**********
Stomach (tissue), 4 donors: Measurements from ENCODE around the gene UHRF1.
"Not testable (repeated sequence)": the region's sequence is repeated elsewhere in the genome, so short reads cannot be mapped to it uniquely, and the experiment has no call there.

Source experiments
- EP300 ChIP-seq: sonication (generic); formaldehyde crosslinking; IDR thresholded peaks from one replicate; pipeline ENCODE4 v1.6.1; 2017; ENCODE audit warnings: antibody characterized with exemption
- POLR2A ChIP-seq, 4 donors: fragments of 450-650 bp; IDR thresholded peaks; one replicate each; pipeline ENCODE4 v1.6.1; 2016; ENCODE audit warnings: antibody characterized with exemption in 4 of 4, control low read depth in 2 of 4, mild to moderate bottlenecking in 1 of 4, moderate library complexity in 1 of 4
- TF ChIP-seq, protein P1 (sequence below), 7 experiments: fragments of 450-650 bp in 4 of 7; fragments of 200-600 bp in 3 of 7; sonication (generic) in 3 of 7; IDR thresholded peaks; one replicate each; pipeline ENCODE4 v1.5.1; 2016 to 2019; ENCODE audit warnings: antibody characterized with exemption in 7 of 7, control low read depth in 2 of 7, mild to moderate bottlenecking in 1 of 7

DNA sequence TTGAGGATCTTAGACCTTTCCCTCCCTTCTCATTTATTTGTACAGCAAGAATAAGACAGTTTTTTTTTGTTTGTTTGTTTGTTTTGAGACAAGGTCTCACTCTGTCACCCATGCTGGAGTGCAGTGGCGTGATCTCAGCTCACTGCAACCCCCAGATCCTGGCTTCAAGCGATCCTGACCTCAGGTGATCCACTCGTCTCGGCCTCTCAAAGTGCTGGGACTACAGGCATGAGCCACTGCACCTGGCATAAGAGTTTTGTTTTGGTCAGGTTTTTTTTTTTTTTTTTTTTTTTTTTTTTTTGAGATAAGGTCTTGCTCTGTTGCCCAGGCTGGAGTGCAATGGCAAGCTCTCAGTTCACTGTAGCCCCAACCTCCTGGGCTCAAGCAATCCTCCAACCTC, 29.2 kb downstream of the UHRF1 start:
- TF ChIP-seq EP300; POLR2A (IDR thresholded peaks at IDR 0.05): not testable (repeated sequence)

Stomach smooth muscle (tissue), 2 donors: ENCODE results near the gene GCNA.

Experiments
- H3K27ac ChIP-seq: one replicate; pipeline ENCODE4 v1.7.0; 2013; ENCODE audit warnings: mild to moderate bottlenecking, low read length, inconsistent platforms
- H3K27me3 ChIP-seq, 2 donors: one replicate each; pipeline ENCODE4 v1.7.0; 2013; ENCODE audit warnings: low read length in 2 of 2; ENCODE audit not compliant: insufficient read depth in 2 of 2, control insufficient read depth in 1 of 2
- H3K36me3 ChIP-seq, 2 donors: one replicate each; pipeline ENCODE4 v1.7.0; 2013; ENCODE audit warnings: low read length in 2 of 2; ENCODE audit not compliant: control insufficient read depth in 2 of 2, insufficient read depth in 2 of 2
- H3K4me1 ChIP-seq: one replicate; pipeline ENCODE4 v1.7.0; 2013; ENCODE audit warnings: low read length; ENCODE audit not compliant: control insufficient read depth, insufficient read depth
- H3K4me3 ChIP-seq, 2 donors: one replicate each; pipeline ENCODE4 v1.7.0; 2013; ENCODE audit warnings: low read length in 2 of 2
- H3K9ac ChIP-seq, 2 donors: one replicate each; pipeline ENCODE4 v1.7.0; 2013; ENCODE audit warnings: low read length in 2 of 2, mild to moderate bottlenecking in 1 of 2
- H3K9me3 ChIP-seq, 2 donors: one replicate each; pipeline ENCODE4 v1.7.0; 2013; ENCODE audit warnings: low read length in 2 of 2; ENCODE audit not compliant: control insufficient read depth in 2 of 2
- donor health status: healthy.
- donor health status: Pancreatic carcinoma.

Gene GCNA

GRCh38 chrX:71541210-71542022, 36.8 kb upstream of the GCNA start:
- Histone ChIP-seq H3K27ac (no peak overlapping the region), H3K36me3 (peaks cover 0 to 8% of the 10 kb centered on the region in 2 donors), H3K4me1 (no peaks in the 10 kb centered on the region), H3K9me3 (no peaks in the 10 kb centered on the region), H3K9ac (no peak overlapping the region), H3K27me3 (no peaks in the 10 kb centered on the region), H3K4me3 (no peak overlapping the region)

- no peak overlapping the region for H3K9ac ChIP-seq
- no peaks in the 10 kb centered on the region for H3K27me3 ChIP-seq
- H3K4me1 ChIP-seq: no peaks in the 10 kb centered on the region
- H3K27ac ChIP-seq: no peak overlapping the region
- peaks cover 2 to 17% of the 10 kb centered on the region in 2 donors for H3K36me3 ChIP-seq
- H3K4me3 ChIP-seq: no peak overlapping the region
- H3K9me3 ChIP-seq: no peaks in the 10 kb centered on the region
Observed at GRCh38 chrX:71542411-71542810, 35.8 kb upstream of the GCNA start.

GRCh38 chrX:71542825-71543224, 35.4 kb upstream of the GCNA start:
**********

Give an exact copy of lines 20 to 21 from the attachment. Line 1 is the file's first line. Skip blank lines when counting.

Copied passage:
Gene GCNA

GRCh38 chrX:71541210-71542022, 36.8 kb upstream of the GCNA start: